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Meowchware: Dangerous Wearables

Like a nerd bug zapper, the Meowchware Arc Choker is both attractive and dangerous.

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The Arc Choker techcessory says, "Come closer..." and "Back off!" at the same time. It is a wearable, less intense form of the high-voltage electric stunner. It is wearable self-defense. The timing and intensity of the arcs can be controlled by either the wearer's heart rate or an RF panic button that can be incorporated into a ring or bracelet.

The Meowchware Arc Choker uses a high-voltage inverter arc generator to produce gap-spanning electrical discharges. Besides looking super cool, it can serve as a warning to potential threats to steer clear.

The arc generator and battery, as well as the control circuitry will be mounted directly to the choker to eliminate wires. The arc frequency and intensity will be controlled by a secondary wearable that incorporates a panic switch. Control can be linked to pulse rate with a simple pulse sensor embedded in the choker itself.

There also exists the possibility of making it bluetooth controllable, making interesting and unique patterns with a phone app.

Contact with electrodes can deliver a shock that can range from a tickle to 1000 kV, determined by varying input voltage. The electrodes can be sequenced or specified.

*picture is a conceptual rendering, not the final product

  • 1 × High-voltage inverter arc generator
  • 2 × 3.7V liPo cell
  • 1 × controller TBD most likely arduino-based, nano?

  • First prototype - Shocking!

    ken conrad04/26/2017 at 18:02 0 comments

    For my first prototype, I will keep it simple; wired switch to the double ribbon version. You touch both wires while the switch is engaged and ZAP! Arcs should be visible, however the location of the arcs will be highly dependent upon inter-ribbon spacing variations.

    The ribbons will be made of electrical fencing tape (I live on a farm), secured with stiching to a leather or pleather choker. It will fasten in the back with velcro (I know, I know. It's a proto... It was either velcro or zip ties.)

  • Possible Logos - ongoing list

    ken conrad04/26/2017 at 17:42 0 comments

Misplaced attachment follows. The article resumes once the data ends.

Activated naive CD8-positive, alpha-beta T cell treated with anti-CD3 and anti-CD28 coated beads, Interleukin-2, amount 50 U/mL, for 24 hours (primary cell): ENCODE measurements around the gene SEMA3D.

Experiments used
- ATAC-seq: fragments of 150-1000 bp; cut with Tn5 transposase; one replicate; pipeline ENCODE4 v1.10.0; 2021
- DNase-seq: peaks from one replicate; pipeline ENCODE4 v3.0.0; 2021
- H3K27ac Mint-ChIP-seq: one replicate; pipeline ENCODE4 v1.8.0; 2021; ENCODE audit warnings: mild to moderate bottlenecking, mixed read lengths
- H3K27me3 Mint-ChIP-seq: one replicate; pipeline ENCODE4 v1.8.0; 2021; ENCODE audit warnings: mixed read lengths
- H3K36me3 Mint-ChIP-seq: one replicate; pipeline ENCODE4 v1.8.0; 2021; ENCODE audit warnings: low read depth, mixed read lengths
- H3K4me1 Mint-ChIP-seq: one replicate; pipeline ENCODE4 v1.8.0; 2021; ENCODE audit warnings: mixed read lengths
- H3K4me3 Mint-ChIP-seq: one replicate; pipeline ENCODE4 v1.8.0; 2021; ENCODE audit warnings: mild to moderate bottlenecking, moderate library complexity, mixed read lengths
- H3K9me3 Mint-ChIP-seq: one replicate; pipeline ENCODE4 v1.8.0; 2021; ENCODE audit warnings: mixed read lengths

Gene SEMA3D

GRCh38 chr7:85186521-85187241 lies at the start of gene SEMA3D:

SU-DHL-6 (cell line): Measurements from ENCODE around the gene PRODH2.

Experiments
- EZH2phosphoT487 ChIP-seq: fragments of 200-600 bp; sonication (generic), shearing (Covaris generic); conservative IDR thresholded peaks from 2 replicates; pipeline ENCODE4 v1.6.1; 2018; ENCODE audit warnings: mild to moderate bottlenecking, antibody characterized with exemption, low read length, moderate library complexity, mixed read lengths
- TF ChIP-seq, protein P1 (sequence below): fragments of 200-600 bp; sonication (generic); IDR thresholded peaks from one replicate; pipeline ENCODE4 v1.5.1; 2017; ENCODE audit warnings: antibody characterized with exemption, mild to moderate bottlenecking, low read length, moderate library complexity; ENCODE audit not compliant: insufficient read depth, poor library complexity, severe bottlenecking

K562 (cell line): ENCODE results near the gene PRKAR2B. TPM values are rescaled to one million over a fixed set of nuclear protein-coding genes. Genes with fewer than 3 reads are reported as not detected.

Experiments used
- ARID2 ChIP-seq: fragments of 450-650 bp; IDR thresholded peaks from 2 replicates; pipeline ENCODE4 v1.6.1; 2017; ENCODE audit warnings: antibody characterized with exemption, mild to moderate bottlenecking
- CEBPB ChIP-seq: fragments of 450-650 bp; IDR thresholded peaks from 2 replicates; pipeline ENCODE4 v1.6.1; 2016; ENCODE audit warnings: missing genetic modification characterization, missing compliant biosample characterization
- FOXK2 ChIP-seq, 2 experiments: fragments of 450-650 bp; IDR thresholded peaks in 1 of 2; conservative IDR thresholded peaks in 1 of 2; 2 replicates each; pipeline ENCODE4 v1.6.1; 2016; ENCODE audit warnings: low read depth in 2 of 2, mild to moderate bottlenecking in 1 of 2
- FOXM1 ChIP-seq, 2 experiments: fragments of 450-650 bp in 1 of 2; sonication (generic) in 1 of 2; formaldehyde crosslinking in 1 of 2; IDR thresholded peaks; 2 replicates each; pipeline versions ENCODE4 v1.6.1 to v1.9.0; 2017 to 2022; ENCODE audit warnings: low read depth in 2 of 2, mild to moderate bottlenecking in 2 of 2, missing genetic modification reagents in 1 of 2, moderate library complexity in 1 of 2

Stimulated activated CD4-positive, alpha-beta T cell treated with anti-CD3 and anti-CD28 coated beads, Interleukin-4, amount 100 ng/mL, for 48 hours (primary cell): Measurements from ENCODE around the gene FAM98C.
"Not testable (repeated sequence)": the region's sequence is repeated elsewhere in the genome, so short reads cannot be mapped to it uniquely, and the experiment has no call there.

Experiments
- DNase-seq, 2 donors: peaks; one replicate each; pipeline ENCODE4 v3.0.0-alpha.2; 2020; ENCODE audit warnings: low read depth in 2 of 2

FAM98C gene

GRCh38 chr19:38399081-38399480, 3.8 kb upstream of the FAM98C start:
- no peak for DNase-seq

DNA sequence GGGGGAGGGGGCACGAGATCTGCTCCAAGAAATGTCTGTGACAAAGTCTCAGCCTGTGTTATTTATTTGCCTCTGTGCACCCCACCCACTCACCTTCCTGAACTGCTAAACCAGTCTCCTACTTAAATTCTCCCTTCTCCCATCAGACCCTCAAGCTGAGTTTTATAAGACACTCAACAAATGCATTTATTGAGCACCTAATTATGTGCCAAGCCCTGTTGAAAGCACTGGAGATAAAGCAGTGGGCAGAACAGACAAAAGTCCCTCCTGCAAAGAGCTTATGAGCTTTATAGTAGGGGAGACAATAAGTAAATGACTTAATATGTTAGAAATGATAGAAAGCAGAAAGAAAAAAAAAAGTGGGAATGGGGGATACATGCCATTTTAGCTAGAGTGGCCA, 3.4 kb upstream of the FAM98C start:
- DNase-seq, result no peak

I also have a verion of this with a shield behind.

  • Sourced Arc Generator

    ken conrad04/26/2017 at 17:39 0 comments

    The arc generator I have chosen is flat. Most of the other generators I looked at are cylindrical. This 34mm x 41mm unit is a best fit in form factor, as the choker will also be flatish. It also generally matches the form factor of a low capacity LiPo.

    1000KV Arc Generator

  • Ribbon electrodes

    ken conrad04/05/2017 at 23:25 0 comments

    Contemplating the idea of using two conductive ribbons as the electrodes. Arc location will be randomish given perfect conditions. Place a small conductor between ribbons where you want more frequent discharges (dielectric grease spot?) Other ideas on randomization of arc strikes?

    *edit 2017/04/27*

    There are conductive foils that would work. Also decorative ribbons that include a wire, and electric fencing tape that also includes conductive wire. Is there a material that can be made more or less conductive on demand?

  • Sequencing Arcs II

    ken conrad04/05/2017 at 13:55 0 comments

    The maximum spark gap on the arc generator specified in this project, and all comparable generators for that matter, is 10 - 20 mm. Using this value, electrodes set up in a grid pattern (two rows, multiple columns) need to have the maximum distance between electrodes (horizontal or vertical, diagonal if desired) can be 20 mm. I will probably start with 15 mm spacing between electrodes as specs are often 'generous'.

    For addressing, we should probably start with fixed polarity pairs, eventually moving to single electrodes with switchable polarity. These fixed polarity pairs should be the max spec distance plus margin away from other pairs, so about 25 - 30 mm will do. We should end up with no more than 10 pairs, and this many would only fit on the 'large' size. For a one size fits all, we should be looking more in the range of 8. This seems manageable.

  • Sequencing Arcs

    ken conrad03/26/2017 at 14:48 0 comments

    A few ideas have popped into my mind whilst thinking about this project.

    One big idea was that the electrodes on the choker surface could be in a grid, with each electrode having 3 states; positive, neutral, and negative. This way, an arc can be produced between any two (adjacent) electrodes allowing sequenced arcing for really cool chasing and design effects.

    One of the questions is how to control the state of each electrode in a compact and switchable way. Perhaps something similar to the way that addressable SM LED strips are set up.

  • Design Considerations

    ken conrad03/24/2017 at 02:59 0 comments

    Placement of Components

    A high voltage arc generator and LiPo batteries weigh quite a bit. This may lead to a redesign based on these components occupying a front-and-center location rather than the original idea of a rearward location. To accomodate this new location, instead of trying to hide the components, perhaps they should be a focal point.

    *edit 2017/04/27*

    Perhaps these heavier components could hang from the back of the choker. Some trial and error concerning balance, comfort and general wearability will be necessary.

    Electrode Profile

    The electrode profile described by the first rendering is not going to be the way things go down. Using a highly insulative 'fabric' to build the choker part, the electrodes could be surface or just above surface mounted. This would keep them from getting caught up in hair, clothing or piercings :0

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esot.eric wrote 03/24/2017 at 05:13 point

:O

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